I used to worship at the feet of James Joyce but that leads to some really bad places for a writer as there is only one Joyce and that’s the way it should be. Imitation may be the highest form of flattery but it is death to a developing writer finding his own voice. There are so many writers I admire the list would be different every time I made one. I don’t think anyone who came of age in the 60’s, as I did, can ignore the influence of Bob Dylan. Allen Ginsburg howling certainly made a huge impression. I can’t ignore Bukowski, though, I think people read him for all the wrong reasons and he has spawned a whole generation of writers who, regrettably, have read no one else. Sylvia Plath also falls into the wrong reason category. I much admired Ted Hughes at one time, though after Sylvia offed herself it became clear, she was the superior poet. I have like a thousand poetry books in the room I am typing this in and I could just start listing names and still leave out hundreds of poets. I like Alan Shapiro, Transtromer, Carruth, Berryman, Lowell, Michael Casey, Cid Corman, small press oldies but goodies like John Bennett, Winans on and on…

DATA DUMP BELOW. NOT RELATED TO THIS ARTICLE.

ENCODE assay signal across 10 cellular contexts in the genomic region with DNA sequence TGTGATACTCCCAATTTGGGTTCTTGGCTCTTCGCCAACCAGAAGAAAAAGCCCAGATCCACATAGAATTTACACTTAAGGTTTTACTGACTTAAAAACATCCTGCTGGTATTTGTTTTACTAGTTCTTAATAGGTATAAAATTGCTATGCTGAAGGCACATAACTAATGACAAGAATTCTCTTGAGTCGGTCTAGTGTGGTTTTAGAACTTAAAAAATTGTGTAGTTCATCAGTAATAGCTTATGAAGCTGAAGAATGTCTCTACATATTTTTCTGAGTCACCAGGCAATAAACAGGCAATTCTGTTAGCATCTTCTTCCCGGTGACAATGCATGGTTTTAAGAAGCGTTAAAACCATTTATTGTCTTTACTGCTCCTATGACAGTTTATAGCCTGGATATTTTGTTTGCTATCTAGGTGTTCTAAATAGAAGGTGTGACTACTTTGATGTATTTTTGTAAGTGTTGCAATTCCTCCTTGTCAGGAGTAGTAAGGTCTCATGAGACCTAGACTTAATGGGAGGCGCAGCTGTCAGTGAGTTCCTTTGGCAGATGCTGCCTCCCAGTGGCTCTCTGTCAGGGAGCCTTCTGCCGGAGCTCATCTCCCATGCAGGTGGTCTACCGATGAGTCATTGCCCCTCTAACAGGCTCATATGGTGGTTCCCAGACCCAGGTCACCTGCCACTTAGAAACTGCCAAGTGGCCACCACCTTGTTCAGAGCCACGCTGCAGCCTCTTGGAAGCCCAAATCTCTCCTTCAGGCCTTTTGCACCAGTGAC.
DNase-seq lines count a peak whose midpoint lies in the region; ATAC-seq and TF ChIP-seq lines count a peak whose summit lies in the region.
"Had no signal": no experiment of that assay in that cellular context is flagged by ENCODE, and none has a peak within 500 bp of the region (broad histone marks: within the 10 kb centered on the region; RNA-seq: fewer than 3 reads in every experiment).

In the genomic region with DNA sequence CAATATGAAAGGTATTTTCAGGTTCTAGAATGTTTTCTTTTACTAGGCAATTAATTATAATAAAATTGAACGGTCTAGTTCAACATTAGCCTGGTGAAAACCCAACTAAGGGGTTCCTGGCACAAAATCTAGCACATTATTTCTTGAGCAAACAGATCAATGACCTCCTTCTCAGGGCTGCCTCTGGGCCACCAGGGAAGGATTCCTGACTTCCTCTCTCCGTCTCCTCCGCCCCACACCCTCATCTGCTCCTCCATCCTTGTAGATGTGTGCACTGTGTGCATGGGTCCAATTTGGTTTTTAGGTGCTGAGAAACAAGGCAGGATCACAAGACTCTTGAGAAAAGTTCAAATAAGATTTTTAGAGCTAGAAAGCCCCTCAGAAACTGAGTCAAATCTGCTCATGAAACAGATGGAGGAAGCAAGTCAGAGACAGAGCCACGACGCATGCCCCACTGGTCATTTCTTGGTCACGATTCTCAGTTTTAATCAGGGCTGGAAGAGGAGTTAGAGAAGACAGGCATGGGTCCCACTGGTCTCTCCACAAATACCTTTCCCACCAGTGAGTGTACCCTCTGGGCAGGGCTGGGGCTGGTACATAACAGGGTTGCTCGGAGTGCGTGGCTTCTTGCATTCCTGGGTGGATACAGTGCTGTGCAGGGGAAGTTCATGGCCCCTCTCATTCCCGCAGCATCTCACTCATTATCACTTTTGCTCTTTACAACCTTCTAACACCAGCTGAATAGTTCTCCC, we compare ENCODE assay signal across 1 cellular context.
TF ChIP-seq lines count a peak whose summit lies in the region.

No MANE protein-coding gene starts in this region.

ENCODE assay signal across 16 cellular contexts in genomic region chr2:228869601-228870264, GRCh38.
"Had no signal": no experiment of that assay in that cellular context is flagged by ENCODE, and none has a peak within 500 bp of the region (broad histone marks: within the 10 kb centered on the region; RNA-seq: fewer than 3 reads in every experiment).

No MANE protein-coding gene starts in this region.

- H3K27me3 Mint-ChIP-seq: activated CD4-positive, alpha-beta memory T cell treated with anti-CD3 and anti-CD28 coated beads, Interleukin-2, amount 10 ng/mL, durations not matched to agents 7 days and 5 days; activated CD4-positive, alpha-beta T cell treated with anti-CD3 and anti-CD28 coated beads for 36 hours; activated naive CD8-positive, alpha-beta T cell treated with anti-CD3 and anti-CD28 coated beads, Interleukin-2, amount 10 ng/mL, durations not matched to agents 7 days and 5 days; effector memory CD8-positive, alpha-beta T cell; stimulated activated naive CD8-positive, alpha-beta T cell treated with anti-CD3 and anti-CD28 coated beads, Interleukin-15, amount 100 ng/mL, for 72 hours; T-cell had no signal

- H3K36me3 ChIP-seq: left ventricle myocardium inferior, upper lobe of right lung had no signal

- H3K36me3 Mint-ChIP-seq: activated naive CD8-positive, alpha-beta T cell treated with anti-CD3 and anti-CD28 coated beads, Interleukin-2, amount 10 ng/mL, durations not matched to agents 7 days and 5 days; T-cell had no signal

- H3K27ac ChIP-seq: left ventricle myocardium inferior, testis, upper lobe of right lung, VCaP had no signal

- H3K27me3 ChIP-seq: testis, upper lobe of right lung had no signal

Is writing the only artistic medium you do?

I have no other artistic talent at all. I used to fool with collages but my efforts are mostly lame.

What would be some advice you would give to your younger self?

Pay attention to those grammar lessons and learn the basics. And most of all, take Latin this time.

Do you have any advice for other writers?

Read all you can and learn from what you read. Pay attention. Write all the time even if what you write is no good. Learn from your mistakes. And most of all be persistent, no matter how discouraged you get: if you give up, you never get anywhere.